Georgia State University and the School of Nursing pursue new avenues for increasing the pool of bachelor’s prepared nurses in Georgia through an agreement with Gwinnett Tech’s nursing program.
This agreement, the first official agreement Georgia State has signed with another institution, provides a seamless process to move qualified associate degree registered nurse (RN) graduates through Georgia State’s RN-to-BS program. Associate degree students from the Perimeter College nursing program are also eligible for the program; since they are already Georgia State University students.
As the nursing shortage continues, demand grows for bachelor’s degree-prepared nurses in the Atlanta area. RN-to-BS programs like Georgia State’s increase the number of qualified nurses available to work in hospitals.
Complex changes in healthcare led the Institute of Medicine to recommend that 80 percent of all RNs be baccalaureate prepared by the year 2020. Nursing now requires a greater skill set as people live longer; leading nurses to care for older, sicker, and more fragile patients. Also, more advanced technology and information systems require that nurses develop greater skills in interpreting patient healthcare data. While earning a bachelor’s degree, nurses study issues of leadership, quality improvement, and critical thinking; all skills needed in today’s patient care.
RN-to-BS programs benefit students because providing a clear path to earn a bachelor’s degree increases opportunities for employment. Georgia State’s RN-to-BS program is especially advantageous to working nurses because the program is offered entirely online and completed within a year. Also, the RN-to-BS bridge program helps keep nursing education affordable for many potential students, splitting coursework between a less expensive two-year program and the online, university-level bachelor’s course requirements.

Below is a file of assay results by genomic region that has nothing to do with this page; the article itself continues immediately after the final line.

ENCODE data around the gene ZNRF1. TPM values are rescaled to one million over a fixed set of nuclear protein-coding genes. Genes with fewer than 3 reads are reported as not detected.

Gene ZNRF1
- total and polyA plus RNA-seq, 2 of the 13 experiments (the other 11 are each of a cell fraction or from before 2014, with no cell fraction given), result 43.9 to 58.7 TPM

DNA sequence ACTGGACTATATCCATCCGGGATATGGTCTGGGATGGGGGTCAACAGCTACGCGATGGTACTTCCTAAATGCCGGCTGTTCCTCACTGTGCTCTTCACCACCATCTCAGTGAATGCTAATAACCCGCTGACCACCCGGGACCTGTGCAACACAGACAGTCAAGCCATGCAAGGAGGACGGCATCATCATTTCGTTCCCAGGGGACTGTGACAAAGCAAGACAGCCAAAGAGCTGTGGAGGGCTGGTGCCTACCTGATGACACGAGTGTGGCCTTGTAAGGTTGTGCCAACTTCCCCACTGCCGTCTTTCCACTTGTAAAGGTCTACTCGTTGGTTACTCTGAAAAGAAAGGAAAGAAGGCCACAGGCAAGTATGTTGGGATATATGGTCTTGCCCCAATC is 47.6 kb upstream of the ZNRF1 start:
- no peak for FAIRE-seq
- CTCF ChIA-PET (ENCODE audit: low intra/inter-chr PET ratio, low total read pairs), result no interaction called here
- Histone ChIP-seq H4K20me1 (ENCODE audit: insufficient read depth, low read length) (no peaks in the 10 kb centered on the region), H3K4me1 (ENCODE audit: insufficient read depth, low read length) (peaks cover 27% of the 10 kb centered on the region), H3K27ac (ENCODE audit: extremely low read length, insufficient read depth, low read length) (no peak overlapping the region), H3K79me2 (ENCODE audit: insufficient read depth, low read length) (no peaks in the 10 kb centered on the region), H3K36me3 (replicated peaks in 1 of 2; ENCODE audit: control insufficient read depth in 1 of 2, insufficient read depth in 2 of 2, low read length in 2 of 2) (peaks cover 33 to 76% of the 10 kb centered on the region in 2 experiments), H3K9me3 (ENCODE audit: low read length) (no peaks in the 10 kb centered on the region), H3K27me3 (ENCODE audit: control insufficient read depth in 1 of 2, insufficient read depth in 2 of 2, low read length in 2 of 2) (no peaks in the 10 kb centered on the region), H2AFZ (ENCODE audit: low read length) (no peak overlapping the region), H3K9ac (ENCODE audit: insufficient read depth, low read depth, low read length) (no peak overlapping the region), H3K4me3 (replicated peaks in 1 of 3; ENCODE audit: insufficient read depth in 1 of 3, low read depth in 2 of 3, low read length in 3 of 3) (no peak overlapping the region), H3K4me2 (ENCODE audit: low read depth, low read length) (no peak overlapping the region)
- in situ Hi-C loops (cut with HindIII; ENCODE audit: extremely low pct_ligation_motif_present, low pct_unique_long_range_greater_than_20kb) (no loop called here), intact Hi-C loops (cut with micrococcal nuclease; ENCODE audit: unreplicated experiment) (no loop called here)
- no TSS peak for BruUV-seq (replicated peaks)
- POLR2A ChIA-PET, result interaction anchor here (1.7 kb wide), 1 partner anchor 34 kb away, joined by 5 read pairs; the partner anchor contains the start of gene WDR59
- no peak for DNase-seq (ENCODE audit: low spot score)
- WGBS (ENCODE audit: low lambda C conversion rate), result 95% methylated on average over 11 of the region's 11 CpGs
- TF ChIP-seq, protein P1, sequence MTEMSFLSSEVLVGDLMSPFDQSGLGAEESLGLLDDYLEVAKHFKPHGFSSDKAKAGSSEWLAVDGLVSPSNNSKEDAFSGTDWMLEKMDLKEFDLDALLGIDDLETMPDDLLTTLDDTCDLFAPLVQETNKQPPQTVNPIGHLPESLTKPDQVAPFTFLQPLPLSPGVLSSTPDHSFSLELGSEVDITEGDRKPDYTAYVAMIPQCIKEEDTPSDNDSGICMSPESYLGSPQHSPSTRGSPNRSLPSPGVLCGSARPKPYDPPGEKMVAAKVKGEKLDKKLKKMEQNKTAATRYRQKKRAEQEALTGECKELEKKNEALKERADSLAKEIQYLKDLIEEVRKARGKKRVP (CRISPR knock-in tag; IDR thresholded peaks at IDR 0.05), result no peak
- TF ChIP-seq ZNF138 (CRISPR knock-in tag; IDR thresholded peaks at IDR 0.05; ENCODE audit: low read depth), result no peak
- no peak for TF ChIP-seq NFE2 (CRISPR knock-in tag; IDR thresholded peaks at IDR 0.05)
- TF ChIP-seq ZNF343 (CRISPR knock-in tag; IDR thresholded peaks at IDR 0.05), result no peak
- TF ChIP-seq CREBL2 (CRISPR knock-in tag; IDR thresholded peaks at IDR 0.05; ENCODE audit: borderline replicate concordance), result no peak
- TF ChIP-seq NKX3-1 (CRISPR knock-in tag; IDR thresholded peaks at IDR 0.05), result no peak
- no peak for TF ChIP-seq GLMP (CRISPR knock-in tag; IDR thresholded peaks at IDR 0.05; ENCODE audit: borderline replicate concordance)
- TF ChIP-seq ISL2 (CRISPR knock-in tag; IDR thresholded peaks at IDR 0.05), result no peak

The Gwinnett Tech agreement provides a pathway for approximately 60 of their graduates annually to pursue a Georgia State bachelor’s degree. New Gwinnett Tech nursing students receive prerequisite advisement, and their core courses are guaranteed to transfer.
The new Gwinnett Tech agreement allows Georgia State to grow the RN-to-BS program and produce more nursing graduates, as larger classes of bridge program students can be accommodated than in traditional RN-preparation bachelor’s programs. Most RN-to-BS students are already working in nursing environments and do not need outside clinical experience placements.
“Georgia State is pleased to have the opportunity to partner with Gwinnett Tech to increase the number of bachelor’s prepared nurses in Georgia,” says Susan Kelley, associate dean and chief academic officer for nursing. “An increasing number of hospitals require the B.S. for employment. This is related to the fact that a substantial body of research indicates that patient outcomes are substantially better in hospitals who employ baccalaureate prepared nurses when compared to those who employ nurses with associate degrees.”